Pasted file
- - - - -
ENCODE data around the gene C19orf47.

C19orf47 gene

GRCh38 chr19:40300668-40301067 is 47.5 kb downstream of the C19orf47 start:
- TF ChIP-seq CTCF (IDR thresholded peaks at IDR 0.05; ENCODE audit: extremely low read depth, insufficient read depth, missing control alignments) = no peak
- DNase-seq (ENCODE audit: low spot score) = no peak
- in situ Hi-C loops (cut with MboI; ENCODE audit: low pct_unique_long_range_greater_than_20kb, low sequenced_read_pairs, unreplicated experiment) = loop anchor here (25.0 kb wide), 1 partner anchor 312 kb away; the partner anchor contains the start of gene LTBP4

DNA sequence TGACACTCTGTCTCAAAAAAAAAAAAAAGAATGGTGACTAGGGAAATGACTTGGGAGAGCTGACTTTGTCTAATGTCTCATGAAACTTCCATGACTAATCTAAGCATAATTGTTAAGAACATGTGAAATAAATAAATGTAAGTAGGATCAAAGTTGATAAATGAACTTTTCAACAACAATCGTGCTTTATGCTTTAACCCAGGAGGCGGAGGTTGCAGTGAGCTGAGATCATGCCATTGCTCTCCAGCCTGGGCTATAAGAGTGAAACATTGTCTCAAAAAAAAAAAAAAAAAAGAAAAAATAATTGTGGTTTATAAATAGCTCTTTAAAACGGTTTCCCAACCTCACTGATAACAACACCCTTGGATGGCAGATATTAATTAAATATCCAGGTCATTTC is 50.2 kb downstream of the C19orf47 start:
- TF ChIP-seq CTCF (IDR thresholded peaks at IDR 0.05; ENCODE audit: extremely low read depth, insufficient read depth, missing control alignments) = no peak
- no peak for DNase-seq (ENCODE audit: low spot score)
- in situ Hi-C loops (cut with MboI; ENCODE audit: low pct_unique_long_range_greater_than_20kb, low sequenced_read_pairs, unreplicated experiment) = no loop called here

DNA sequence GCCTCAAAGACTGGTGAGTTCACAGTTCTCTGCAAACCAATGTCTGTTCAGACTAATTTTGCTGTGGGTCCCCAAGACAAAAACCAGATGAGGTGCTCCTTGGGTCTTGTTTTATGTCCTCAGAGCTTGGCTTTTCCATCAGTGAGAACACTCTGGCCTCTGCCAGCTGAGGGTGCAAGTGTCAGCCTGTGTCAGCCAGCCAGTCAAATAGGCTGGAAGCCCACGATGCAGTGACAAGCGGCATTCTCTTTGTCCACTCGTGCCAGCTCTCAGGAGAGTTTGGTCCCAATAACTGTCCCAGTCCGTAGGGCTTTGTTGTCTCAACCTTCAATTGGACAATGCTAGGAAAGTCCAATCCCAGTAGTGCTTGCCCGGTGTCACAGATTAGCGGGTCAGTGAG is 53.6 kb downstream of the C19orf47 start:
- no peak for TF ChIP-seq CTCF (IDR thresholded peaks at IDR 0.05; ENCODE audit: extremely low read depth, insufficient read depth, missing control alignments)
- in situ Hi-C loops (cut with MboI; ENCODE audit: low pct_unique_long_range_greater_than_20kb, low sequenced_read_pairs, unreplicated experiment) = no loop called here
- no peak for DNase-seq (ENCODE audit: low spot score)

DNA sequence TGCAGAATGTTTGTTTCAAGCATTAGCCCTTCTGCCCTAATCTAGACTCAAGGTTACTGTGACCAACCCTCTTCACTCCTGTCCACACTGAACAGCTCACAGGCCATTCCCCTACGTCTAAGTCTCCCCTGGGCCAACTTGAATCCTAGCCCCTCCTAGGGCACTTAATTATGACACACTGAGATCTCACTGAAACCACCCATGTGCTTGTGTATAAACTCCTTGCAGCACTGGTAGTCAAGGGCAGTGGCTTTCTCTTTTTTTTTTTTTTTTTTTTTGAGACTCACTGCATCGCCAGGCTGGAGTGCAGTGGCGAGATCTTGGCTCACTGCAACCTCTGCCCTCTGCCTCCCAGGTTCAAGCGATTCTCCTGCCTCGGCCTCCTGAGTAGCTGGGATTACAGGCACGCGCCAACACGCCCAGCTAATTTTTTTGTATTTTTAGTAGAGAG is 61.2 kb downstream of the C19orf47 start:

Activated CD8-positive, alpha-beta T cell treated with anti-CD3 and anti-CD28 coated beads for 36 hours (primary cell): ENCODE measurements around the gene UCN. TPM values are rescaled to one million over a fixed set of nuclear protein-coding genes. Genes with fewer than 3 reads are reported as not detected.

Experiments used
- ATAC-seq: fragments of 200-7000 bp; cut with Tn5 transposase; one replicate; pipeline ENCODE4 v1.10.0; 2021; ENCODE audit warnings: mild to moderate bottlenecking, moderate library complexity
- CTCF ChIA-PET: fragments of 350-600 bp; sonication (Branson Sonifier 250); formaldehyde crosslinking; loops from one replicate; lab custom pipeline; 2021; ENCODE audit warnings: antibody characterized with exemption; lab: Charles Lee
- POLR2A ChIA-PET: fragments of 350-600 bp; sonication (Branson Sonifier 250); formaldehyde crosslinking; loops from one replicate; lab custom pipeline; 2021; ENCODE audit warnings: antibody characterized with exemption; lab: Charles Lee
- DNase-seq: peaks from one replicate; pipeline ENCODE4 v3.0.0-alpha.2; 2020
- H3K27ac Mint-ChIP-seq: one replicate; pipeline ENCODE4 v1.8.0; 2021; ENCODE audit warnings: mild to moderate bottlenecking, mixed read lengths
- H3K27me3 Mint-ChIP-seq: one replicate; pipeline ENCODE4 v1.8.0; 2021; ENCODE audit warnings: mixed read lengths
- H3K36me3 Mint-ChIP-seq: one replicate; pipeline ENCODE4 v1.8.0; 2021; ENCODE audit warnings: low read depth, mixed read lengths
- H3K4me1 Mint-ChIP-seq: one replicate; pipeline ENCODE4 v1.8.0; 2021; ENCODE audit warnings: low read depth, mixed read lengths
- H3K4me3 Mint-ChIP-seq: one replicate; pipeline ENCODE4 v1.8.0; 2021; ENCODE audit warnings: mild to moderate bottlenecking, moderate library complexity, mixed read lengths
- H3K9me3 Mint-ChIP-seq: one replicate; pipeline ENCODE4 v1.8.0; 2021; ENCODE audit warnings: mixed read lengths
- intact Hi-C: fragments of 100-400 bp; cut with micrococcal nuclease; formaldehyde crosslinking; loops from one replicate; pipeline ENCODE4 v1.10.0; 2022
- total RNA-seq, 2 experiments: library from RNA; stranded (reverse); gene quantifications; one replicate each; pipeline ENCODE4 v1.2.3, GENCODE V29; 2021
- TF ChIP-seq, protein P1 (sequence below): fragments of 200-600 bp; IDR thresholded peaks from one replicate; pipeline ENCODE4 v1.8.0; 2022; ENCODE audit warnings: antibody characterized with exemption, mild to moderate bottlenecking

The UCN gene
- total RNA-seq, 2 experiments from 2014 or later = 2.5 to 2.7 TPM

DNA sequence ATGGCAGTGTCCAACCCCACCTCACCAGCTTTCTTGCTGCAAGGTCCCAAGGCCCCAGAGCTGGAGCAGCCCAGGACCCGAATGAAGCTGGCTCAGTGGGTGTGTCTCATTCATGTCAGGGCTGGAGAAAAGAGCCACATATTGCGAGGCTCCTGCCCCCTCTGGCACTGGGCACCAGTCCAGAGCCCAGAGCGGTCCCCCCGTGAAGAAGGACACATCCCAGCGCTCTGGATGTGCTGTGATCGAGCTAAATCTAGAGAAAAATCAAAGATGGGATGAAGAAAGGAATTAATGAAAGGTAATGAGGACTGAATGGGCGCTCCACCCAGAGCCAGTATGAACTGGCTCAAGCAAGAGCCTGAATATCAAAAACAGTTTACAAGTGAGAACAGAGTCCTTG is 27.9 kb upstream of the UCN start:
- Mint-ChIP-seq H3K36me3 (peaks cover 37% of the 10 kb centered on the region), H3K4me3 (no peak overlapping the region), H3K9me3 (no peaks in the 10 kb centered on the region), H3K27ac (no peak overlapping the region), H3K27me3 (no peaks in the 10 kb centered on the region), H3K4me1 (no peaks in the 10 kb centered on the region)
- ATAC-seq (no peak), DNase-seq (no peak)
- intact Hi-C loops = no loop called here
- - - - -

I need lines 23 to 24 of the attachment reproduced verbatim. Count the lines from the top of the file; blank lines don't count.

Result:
- H3K27me3 Mint-ChIP-seq: one replicate; pipeline ENCODE4 v1.8.0; 2021; ENCODE audit warnings: mixed read lengths
- H3K36me3 Mint-ChIP-seq: one replicate; pipeline ENCODE4 v1.8.0; 2021; ENCODE audit warnings: low read depth, mixed read lengths